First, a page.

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Community Manager
Community Manager

The SAP Mentor Spotlight Interview Series highlights key strategic topics, such as emerging technologies, learning, and other topics, and provides insights from Mentors and SAP leaders on turning ideas into innovative approaches that impact people, process, and technology.

Throughout the co-innovation process, discovering end user and cross-team needs is critical. Engaging end users to identify and understand their pain points, and learn about their requirements, is key.

Many organizations realize that including User Experience (UX) as an integral part of their development initiatives and finding solutions for use cases helps adopt an experience mindset to solve high priority challenges and issues.

Success is centered on attention to details. These details go beyond the look and feel, but rather on the quality of the user experience shaped by usability, accessibility and performance all working together.

For krishnakishor.kammaje2, SAP Mentor, Instructor, SAP Press Author, and SAP application architect at Convergent IS, he has a time-tested track record of addressing the user experience. His expertise ranges from SAP Fiori, SAP UI5, SAP ABAP, SAP Business Technology Platform, and many other technologies to develop and execute successful digital transformation initiatives.

It was great to catch-up and share a few insights.

Anne Petteroe (AP): From your time at SDM College of Engineering and Technology to today, what initially sparked your interest to start developing apps which ultimately led you to your current role as an SAP Application Architect at Convergent IS?

Krishna Kammaje (KK): When I graduated in 2003 as an electronics and communications engineer, I knew nothing about SAP. Thanks to my first employer, Wipro Technologies, I was trained on SAP ABAP.

However, it was in 2011 when SAP’s technologies started gaining my attention and I started to heavily invest my time and energy in SAP products and solutions. This was due to SAP’s tilt towards open-source standards and technologies like REST, OData, and JavaScript based User Interface (UI).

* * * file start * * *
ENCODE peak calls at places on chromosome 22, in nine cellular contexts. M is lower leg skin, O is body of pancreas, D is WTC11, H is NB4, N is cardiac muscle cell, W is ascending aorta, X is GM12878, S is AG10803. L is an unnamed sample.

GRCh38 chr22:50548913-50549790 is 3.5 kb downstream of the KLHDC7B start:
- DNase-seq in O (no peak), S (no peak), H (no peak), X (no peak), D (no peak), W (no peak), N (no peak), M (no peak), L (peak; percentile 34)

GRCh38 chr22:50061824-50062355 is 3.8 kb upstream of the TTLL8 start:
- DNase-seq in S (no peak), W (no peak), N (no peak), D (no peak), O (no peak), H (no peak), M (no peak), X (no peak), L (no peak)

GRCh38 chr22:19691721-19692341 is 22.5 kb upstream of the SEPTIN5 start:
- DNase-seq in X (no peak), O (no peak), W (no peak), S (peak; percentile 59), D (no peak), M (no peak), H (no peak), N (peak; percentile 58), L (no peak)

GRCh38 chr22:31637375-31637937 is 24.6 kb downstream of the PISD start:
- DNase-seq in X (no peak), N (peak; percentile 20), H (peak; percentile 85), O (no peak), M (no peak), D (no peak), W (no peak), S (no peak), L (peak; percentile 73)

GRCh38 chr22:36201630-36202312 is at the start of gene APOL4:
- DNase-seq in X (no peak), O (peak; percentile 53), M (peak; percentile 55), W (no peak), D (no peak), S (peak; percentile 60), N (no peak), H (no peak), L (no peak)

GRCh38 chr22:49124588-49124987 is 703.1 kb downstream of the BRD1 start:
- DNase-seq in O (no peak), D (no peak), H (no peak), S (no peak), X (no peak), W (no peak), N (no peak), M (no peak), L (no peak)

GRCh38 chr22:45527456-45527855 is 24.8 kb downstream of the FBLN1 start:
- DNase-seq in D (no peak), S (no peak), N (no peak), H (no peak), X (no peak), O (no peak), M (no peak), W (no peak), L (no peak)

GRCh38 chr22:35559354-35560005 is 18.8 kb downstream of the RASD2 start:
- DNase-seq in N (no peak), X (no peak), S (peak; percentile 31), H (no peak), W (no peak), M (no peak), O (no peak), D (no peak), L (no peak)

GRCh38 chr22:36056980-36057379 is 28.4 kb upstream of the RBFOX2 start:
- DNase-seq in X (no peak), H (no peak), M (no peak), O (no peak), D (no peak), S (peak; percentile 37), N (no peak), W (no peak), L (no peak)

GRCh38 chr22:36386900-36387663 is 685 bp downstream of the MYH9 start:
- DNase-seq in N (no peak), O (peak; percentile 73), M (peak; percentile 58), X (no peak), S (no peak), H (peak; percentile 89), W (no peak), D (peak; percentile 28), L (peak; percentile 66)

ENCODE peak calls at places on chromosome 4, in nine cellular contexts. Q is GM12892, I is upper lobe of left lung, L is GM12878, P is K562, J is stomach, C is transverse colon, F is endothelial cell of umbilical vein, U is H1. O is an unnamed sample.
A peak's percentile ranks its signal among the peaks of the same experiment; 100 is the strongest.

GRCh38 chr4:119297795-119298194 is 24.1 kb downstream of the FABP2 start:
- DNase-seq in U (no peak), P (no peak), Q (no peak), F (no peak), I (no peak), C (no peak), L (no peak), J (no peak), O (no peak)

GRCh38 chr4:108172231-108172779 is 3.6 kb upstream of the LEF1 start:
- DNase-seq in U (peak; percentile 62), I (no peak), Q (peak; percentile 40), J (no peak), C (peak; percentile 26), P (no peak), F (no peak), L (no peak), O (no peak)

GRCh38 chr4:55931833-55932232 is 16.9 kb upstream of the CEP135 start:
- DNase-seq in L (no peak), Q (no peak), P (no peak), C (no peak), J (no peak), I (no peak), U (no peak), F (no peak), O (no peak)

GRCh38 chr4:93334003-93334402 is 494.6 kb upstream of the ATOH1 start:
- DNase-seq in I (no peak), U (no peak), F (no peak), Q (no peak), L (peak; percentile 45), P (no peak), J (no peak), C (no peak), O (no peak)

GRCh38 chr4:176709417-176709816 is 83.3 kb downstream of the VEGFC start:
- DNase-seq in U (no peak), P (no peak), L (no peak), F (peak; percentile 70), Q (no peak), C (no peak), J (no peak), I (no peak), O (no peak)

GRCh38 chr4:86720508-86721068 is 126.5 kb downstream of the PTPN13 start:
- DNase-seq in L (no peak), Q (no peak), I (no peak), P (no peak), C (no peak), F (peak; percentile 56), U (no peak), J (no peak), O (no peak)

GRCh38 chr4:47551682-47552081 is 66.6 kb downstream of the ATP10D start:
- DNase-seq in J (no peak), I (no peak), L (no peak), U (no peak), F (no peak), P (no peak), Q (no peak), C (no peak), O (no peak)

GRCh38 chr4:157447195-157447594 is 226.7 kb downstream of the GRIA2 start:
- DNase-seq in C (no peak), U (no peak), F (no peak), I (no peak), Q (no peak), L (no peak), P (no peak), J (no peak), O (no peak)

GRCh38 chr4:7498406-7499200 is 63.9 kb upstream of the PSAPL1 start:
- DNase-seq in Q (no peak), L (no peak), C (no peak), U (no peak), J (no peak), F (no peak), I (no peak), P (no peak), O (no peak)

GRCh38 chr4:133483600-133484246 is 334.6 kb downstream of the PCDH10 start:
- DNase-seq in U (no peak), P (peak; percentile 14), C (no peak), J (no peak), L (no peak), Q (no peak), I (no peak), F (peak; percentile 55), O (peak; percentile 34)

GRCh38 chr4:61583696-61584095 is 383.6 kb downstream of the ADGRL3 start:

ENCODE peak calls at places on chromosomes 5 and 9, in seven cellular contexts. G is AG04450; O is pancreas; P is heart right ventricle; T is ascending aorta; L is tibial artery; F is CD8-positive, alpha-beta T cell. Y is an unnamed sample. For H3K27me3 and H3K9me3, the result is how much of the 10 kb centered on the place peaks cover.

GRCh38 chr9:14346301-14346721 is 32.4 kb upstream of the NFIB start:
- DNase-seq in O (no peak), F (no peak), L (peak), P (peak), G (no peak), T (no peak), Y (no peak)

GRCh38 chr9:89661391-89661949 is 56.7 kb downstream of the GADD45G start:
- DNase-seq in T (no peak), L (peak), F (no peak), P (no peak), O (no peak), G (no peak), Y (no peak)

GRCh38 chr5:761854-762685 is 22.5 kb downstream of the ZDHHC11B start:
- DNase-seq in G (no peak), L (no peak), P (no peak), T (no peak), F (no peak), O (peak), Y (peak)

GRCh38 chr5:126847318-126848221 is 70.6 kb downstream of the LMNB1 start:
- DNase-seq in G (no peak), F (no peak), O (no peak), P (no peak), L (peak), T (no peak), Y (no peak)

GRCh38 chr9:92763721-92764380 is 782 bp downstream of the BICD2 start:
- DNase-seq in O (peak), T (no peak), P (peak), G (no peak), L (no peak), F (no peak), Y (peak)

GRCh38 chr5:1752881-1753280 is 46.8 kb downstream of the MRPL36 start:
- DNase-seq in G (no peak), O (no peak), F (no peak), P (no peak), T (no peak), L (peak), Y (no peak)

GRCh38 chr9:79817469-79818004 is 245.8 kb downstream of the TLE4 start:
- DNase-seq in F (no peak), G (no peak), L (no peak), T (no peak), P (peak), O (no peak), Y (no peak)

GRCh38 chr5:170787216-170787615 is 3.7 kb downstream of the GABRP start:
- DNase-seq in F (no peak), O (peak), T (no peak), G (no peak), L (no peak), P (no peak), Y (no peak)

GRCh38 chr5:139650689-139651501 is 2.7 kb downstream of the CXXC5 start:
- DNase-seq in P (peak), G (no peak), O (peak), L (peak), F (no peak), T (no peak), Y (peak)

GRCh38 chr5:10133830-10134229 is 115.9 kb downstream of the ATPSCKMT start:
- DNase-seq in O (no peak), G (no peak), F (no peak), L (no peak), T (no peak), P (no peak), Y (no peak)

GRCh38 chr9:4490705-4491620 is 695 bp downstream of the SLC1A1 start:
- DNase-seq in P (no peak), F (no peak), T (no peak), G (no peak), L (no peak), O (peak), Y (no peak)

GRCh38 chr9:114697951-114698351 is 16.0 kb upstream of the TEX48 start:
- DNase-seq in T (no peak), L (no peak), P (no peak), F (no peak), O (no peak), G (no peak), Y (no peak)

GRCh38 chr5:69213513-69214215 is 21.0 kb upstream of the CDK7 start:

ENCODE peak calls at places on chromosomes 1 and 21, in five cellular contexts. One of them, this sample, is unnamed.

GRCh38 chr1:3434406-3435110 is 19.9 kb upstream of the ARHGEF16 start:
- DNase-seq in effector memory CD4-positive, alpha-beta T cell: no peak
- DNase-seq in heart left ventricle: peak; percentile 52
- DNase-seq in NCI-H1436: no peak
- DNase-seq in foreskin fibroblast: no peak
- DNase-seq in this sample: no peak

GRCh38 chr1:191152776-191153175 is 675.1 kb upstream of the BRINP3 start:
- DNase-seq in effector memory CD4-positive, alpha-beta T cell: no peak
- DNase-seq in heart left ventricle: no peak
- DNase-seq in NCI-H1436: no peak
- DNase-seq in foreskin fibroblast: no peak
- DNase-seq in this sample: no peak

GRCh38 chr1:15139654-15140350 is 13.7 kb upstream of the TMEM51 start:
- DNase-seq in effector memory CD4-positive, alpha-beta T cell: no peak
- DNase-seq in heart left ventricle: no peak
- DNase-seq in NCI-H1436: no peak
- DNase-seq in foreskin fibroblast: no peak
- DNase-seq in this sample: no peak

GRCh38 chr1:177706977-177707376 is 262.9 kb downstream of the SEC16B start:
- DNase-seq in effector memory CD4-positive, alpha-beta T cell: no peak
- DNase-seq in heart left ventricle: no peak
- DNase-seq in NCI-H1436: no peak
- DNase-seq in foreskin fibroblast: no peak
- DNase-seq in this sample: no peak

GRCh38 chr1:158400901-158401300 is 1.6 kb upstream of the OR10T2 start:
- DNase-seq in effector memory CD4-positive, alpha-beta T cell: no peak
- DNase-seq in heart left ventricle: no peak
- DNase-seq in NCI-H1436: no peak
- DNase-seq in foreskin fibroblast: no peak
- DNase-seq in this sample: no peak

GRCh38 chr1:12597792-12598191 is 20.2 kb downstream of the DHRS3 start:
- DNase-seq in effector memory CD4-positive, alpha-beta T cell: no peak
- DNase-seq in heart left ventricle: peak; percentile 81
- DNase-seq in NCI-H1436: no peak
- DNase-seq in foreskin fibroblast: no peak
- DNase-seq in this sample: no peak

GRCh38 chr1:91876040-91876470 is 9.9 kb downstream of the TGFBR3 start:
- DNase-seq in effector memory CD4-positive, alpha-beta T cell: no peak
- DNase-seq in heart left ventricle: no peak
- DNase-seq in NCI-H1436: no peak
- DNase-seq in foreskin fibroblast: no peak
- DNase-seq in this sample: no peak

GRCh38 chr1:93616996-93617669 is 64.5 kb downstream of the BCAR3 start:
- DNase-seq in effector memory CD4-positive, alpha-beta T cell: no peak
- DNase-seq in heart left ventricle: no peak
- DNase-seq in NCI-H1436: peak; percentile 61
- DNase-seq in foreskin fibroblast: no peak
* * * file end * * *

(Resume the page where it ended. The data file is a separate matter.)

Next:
I was happy to see SAP’s transition from proprietary technologies to open-source and not reinventing the wheel. I also took advantage of a great opportunity to work on SAP Gateway product development with SAP colleagues. After doing Fiori consulting for couple of years in the US, I returned to India and joined the SAP world as an SAP application architect at Convergent IS.

AP: How did you become an SAP Mentor? What does it mean to you to be in this program?

KK: When I was working as a contractor at SAP Labs on the Gateway product development team, the management encouraged us to answer user’s questions in the SAP Community. I started blogging about various technical experiences in the platform.

The feedback was very encouraging, and gradually people started recognizing me in events like TechEd. Meanwhile, I received an invite for the SAP Mentor program, and I hesitantly thought “this may not work…”. But it did! And to me, becoming an SAP Mentor is a recognition for my community contributions and an opening for more opportunities to continue what I am doing.